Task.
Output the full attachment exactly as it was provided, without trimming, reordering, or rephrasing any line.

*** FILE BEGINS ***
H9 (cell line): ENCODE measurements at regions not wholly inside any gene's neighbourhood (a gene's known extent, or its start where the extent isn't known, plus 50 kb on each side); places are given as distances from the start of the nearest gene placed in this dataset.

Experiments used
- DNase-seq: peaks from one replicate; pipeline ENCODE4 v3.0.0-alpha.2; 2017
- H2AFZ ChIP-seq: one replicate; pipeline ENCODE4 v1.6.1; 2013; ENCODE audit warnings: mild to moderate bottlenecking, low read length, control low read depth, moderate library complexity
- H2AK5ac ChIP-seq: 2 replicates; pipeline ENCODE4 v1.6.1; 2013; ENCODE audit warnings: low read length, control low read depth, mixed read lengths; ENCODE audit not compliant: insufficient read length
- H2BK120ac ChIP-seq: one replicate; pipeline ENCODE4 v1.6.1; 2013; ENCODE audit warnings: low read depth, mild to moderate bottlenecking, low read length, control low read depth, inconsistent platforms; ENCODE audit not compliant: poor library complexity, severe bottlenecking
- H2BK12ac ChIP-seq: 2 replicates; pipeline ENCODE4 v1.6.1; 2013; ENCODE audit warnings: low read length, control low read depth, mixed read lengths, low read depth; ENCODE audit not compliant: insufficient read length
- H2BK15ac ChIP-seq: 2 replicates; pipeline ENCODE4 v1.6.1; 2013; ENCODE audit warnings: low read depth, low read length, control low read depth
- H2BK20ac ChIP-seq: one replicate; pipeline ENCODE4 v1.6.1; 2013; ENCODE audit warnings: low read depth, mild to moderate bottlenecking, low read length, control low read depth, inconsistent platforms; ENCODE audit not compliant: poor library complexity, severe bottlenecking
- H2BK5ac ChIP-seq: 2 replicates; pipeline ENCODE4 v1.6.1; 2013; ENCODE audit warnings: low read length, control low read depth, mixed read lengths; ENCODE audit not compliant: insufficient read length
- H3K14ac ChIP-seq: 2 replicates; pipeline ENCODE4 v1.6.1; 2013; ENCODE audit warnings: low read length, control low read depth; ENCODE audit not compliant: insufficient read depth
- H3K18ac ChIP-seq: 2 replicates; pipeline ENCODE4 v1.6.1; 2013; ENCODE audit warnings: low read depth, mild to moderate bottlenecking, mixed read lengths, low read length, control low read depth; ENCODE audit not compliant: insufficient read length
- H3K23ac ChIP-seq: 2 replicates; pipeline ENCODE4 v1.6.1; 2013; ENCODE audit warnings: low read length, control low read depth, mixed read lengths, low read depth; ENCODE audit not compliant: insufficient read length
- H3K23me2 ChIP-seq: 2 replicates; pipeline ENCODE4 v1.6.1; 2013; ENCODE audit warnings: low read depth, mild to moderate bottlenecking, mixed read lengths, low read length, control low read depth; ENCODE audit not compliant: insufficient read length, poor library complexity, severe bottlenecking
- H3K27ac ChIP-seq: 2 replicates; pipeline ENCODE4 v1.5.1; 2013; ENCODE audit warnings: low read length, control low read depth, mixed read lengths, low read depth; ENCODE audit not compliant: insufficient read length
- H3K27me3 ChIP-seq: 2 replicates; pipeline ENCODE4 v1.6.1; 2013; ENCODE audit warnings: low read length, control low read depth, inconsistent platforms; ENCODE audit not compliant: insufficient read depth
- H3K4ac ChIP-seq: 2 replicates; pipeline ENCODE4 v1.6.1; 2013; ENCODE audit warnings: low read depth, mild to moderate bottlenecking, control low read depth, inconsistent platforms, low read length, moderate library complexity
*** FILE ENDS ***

H9 (cell line): ENCODE measurements at regions not wholly inside any gene's neighbourhood (a gene's known extent, or its start where the extent isn't known, plus 50 kb on each side); places are given as distances from the start of the nearest gene placed in this dataset.

Experiments used
- DNase-seq: peaks from one replicate; pipeline ENCODE4 v3.0.0-alpha.2; 2017
- H2AFZ ChIP-seq: one replicate; pipeline ENCODE4 v1.6.1; 2013; ENCODE audit warnings: mild to moderate bottlenecking, low read length, control low read depth, moderate library complexity
- H2AK5ac ChIP-seq: 2 replicates; pipeline ENCODE4 v1.6.1; 2013; ENCODE audit warnings: low read length, control low read depth, mixed read lengths; ENCODE audit not compliant: insufficient read length
- H2BK120ac ChIP-seq: one replicate; pipeline ENCODE4 v1.6.1; 2013; ENCODE audit warnings: low read depth, mild to moderate bottlenecking, low read length, control low read depth, inconsistent platforms; ENCODE audit not compliant: poor library complexity, severe bottlenecking
- H2BK12ac ChIP-seq: 2 replicates; pipeline ENCODE4 v1.6.1; 2013; ENCODE audit warnings: low read length, control low read depth, mixed read lengths, low read depth; ENCODE audit not compliant: insufficient read length
- H2BK15ac ChIP-seq: 2 replicates; pipeline ENCODE4 v1.6.1; 2013; ENCODE audit warnings: low read depth, low read length, control low read depth
- H2BK20ac ChIP-seq: one replicate; pipeline ENCODE4 v1.6.1; 2013; ENCODE audit warnings: low read depth, mild to moderate bottlenecking, low read length, control low read depth, inconsistent platforms; ENCODE audit not compliant: poor library complexity, severe bottlenecking
- H2BK5ac ChIP-seq: 2 replicates; pipeline ENCODE4 v1.6.1; 2013; ENCODE audit warnings: low read length, control low read depth, mixed read lengths; ENCODE audit not compliant: insufficient read length
- H3K14ac ChIP-seq: 2 replicates; pipeline ENCODE4 v1.6.1; 2013; ENCODE audit warnings: low read length, control low read depth; ENCODE audit not compliant: insufficient read depth
- H3K18ac ChIP-seq: 2 replicates; pipeline ENCODE4 v1.6.1; 2013; ENCODE audit warnings: low read depth, mild to moderate bottlenecking, mixed read lengths, low read length, control low read depth; ENCODE audit not compliant: insufficient read length
- H3K23ac ChIP-seq: 2 replicates; pipeline ENCODE4 v1.6.1; 2013; ENCODE audit warnings: low read length, control low read depth, mixed read lengths, low read depth; ENCODE audit not compliant: insufficient read length
- H3K23me2 ChIP-seq: 2 replicates; pipeline ENCODE4 v1.6.1; 2013; ENCODE audit warnings: low read depth, mild to moderate bottlenecking, mixed read lengths, low read length, control low read depth; ENCODE audit not compliant: insufficient read length, poor library complexity, severe bottlenecking
- H3K27ac ChIP-seq: 2 replicates; pipeline ENCODE4 v1.5.1; 2013; ENCODE audit warnings: low read length, control low read depth, mixed read lengths, low read depth; ENCODE audit not compliant: insufficient read length
- H3K27me3 ChIP-seq: 2 replicates; pipeline ENCODE4 v1.6.1; 2013; ENCODE audit warnings: low read length, control low read depth, inconsistent platforms; ENCODE audit not compliant: insufficient read depth
- H3K4ac ChIP-seq: 2 replicates; pipeline ENCODE4 v1.6.1; 2013; ENCODE audit warnings: low read depth, mild to moderate bottlenecking, control low read depth, inconsistent platforms, low read length, moderate library complexity